A car's navigation system that helps us find our way to any destination and a smartphone that locates a nearby restaurant are among the everyday marvels of life today. But GPS, like any technology, poses perils as well as benefits. If a technology can tell you where you are, it can just as easily tell someone else where you are.
Does the government, for instance, have the right to always know your whereabouts? Most of us would adamantly answer "no," but government lawyers are arguing the opposite in a case under review by the U.S. Supreme Court.
On Tuesday, the court is set to hear arguments in a case involving the surveillance of an alleged drug dealer in which the government claims it has the right to use GPS technology to track anyone's motor vehicle without warrant and without the owner's consent.
The government's argument in U.S. v. Jones relies in great part on a court ruling from the early 1980s, U.S. v. Knotts, in which the use of beeper-tracking technology was deemed not to require a warrant. The new case illustrates how technologies such as GPS have dramatically changed the balance when it comes to "reasonable expectations of privacy," as provided in the Fourth Amendment.
Beeper-based surveillance technologies, which date back to the 1960s, merely enhanced the ability of the police to follow a car. Officers still needed to stay within relatively close range of the vehicle being followed.
GPS technology, by contrast, is a fully automated process. When coupled with wireless communication, it can support broad-scale collection of detailed location information without any human intervention.
With the cost of a GPS chipset down to about $1, it is now technically and economically feasible to track very large numbers of people all the time. Consider what can be surmised about individuals by collecting GPS location data.
Over time, information regarding visits to churches, meeting halls, medical clinics, private residences and bars could reveal people's political and religious affiliation, sexual orientation, faithfulness to their spouse, health or participation in groups such as Alcoholics Anonymous. When the location trails of many individuals are analyzed together, it is even possible to infer social relations between people and much more.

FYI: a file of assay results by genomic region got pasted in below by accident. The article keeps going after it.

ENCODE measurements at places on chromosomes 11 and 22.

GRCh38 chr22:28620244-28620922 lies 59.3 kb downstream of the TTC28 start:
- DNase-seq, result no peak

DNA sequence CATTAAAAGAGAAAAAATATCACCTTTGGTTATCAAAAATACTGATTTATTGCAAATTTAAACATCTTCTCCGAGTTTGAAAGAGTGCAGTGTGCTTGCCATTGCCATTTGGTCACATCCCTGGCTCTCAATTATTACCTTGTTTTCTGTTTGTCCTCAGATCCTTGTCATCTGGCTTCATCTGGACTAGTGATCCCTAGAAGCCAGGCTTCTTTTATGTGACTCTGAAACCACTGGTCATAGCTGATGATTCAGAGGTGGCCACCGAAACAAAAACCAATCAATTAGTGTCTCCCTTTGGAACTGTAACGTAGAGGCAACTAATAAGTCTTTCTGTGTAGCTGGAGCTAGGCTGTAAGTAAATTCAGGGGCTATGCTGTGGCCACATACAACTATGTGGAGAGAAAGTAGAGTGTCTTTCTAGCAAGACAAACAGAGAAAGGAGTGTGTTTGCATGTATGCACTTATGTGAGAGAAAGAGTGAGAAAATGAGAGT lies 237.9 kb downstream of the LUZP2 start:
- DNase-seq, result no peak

So what about the Fourth Amendment and our "reasonable expectations of privacy"? Do we as a society consider it reasonable for the government to have access to this type of information without warrant and without our consent?
Our research at Carnegie Mellon University shows that, even if we forget about the power of inference afforded by data mining, people still have strong privacy expectations when it comes to disclosing their exact location over extensive periods of time.
We began our investigation of these questions in response to the emergence of sites such as Facebook, as well as the ongoing explosion in smartphone ownership. We were intrigued to see that, while social networking sites such as Facebook have hundreds of millions of users, location-sharing applications such as Google Latitude or Foursquare are still struggling to get past a few million.
Our findings show that this difference in adoption is a direct reflection of people's privacy expectations when it comes to their location. People want to control the conditions under which their location is disclosed, based on who wants to know, where they are or what time of day it is.
Often, they also want to limit the level of detail about their location -- "I'm in town" rather than "I'm at 5000 Forbes Avenue." That's why the locations people disclose to others via Foursquare, called check-ins, are primarily limited to restaurants, concerts and a limited number of other public venues. We do not see too many check-ins at AA meetings or abortion clinics.
Keep in mind that these are the preferences of early adopters of location-based applications. These people are themselves a small minority -- just 5 percent of cell phone users according to a September study by the Pew Research Center. They are among those who express the least concern about their location privacy. Yet even their disclosures are very limited. The majority of us are even more conservative when it comes to disclosing our whereabouts.
If the Supreme Court were to side with the government claim that GPS tracking can be conducted without warrant and without someone's consent, it would effectively adopt an interpretation of people's location privacy expectations that is inconsistent with years of research in this area.
Now more than ever, with the advent of technologies that make large-scale collection and analysis of our activities an economic practicality, the law is our absolute last line of defense. Giving up our "reasonable expectation of privacy" for the sake of expediency would be a grave mistake. It would set a precedent for the large-scale deployment of increasingly invasive technologies, and also suggest to those companies already amassing troves of data about us that privacy no longer matters.
Norman M. Sadeh is director of Carnegie Mellon University's Mobile Commerce Laboratory and co-director of the School of Computer Science's Ph.D. Program in Computation, Organizations and Society ( www.normsadeh.org ). He also signed a friend-of-the-court brief in U.S. v. Jones filed by the Center for Democracy and Technology and the Electronic Frontier Foundation.